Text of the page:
Winter Drawdown: A Useful Management Tool for Mississippi Farm Ponds
One of the most useful and inexpensive pond management practices is called “winter drawdown.” This practice is the reduction of water levels in a pond to some predetermined level, and generally it is designed to expose 35 to 50 percent of the pond bottom area.
Winter drawdowns can be useful in controlling aquatic weeds, and they can be invaluable in manipulating fish populations and facilitating pond repairs, redesign, and liming. The primary disadvantage is that the pond must have a drain pipe that will allow the water levels to be lowered and kept down throughout the winter. Ponds without drain pipes can be retrofitted. Detailed information on how this is accomplished is available through your county Natural Resources Conservation Service office.
Aquatic weed problems are common in farm ponds and are generally difficult to control or eradicate. Winter drawdown exposes weeds to air-drying and freezing temperatures. This can be an effective weed-control technique for many species, especially if done in successive years, and it has other advantages related to fish population management.
For effective weed control, drop the water level of the pond to expose aquatic weeds in the more shallow portions of the pond. Usually, water levels are reduced enough to expose 35 to 50 percent of the pond bottom, but this percentage may vary greatly, depending on topography and design of the pond. Maximum drawdown should be accomplished by mid- to late November, and the water level should remain low through February. Spring rains will fill the pond.
After reflooding, if weeds persist and begin to sprout, apply an appropriate herbicide. The combination of a winter drawdown and effective early-spring herbicide application usually does a good job of eliminating or greatly reducing aquatic weed infestations.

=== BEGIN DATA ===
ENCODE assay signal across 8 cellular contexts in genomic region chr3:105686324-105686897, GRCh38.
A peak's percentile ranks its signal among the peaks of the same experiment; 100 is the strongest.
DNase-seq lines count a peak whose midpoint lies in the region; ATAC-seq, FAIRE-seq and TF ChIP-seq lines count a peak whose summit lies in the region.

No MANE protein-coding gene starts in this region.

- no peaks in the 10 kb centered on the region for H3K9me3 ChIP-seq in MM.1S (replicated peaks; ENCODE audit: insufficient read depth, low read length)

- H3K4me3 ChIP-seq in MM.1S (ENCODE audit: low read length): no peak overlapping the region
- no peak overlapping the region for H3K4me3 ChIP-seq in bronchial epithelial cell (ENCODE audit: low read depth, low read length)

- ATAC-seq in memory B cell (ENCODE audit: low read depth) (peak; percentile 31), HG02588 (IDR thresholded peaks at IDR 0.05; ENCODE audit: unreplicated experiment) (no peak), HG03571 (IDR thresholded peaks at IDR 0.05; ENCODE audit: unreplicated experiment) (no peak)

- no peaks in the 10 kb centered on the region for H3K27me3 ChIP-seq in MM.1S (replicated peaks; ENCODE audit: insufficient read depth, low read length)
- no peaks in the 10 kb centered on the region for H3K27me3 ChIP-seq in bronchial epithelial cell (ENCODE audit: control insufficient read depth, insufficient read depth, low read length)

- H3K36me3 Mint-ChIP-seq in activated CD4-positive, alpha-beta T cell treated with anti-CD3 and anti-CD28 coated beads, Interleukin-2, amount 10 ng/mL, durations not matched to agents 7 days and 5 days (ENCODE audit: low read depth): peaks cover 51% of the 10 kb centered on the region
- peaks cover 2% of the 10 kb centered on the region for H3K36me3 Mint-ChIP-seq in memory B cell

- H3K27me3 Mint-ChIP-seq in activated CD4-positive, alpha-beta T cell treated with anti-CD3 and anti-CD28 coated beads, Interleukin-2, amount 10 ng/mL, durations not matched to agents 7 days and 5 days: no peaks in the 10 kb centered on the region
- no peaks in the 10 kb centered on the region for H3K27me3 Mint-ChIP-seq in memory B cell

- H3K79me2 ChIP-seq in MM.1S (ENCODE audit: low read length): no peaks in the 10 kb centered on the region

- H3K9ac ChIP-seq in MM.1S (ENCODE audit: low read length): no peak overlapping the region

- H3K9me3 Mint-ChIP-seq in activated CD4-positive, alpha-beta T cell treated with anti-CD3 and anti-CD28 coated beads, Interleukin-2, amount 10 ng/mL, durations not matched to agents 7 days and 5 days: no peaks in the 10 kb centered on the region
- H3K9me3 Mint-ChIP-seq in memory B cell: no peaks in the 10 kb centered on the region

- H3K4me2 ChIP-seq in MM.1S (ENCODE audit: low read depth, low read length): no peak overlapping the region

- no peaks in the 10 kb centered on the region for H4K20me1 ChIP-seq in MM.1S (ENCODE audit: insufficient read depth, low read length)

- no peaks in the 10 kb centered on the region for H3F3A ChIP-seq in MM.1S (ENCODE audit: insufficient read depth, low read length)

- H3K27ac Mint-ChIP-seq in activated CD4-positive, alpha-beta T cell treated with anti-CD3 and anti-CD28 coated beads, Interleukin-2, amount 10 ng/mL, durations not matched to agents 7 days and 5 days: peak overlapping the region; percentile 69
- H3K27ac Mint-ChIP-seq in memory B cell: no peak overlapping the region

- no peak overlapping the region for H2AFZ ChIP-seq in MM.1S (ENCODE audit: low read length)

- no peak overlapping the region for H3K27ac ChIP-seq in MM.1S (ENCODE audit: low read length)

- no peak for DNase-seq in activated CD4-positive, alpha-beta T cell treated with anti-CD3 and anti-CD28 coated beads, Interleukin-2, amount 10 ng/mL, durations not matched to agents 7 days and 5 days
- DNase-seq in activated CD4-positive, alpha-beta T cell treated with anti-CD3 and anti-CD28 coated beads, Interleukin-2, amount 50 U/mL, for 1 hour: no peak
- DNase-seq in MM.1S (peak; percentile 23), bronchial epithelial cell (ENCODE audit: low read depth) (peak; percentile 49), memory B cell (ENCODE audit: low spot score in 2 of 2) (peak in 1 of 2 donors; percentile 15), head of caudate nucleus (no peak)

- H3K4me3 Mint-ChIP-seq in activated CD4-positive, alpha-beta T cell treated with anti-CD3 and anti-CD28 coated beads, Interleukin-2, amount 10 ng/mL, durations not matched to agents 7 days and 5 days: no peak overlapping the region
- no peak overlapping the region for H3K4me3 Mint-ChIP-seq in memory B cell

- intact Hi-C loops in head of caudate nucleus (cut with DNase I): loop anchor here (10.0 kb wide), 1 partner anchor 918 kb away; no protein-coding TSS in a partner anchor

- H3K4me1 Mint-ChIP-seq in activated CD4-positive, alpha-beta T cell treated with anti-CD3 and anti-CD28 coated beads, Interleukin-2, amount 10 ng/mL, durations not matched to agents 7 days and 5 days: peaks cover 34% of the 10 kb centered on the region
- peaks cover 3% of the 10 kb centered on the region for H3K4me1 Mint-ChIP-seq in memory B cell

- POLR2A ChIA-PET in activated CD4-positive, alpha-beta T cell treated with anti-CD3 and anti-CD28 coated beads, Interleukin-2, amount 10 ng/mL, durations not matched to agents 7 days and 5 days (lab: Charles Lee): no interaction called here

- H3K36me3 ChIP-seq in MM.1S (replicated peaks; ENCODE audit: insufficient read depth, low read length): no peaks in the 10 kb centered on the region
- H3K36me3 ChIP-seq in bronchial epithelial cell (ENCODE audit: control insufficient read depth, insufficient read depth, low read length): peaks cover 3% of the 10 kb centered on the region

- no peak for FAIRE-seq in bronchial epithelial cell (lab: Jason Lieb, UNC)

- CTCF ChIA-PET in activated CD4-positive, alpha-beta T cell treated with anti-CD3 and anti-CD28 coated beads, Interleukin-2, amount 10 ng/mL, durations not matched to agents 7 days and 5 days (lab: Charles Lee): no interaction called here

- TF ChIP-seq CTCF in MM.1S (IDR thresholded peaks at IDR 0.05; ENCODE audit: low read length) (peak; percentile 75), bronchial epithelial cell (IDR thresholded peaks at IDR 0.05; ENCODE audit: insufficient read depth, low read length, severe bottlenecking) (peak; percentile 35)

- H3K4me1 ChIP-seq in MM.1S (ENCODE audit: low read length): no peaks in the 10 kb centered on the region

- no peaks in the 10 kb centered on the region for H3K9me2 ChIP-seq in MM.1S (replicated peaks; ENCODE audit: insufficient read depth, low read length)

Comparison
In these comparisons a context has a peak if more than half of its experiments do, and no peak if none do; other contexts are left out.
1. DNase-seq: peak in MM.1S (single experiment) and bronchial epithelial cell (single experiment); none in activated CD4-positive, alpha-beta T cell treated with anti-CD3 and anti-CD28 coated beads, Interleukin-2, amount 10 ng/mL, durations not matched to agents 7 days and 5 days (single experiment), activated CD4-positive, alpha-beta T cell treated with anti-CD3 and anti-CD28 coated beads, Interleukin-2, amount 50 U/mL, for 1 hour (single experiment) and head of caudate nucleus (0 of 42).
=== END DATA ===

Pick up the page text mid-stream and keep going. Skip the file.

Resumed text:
Winter drawdown also is a good fish population management technique in bass/bluegill ponds. By reducing the water level and pond area, forage fish, such as bluegills, are driven out of shallow-water refuges and concentrated in open water, making them more vulnerable to bass predation. This is a good technique to use in ponds that are classed as “crowded bluegill” but still have viable bass populations in them. The increased predation by bass reduces bluegill numbers and provides additional food for the bass. Routine annual drawdowns can help the pond manager maintain a balanced bass/bluegill fishery.
Winter drawdown also provides a good opportunity to do repairs on piers, docks, and boat ramps, as well as minor dam repairs and shoreline renovation. Fish attractors, such as brush tops and gravel beds, can be easily put in place while the water is down, and this is a good time to deepen edges to the recommended minimum depth of 24 inches. Dirt from the shoreline-deepening operation can be used to construct earthen piers at various locations around the pond. These piers serve to increase the shoreline area of the pond and also provide increased access for fishers.
While the pond is down, take soil samples and analyze for the pond lime requirement. Use the following procedures in sampling pond soils: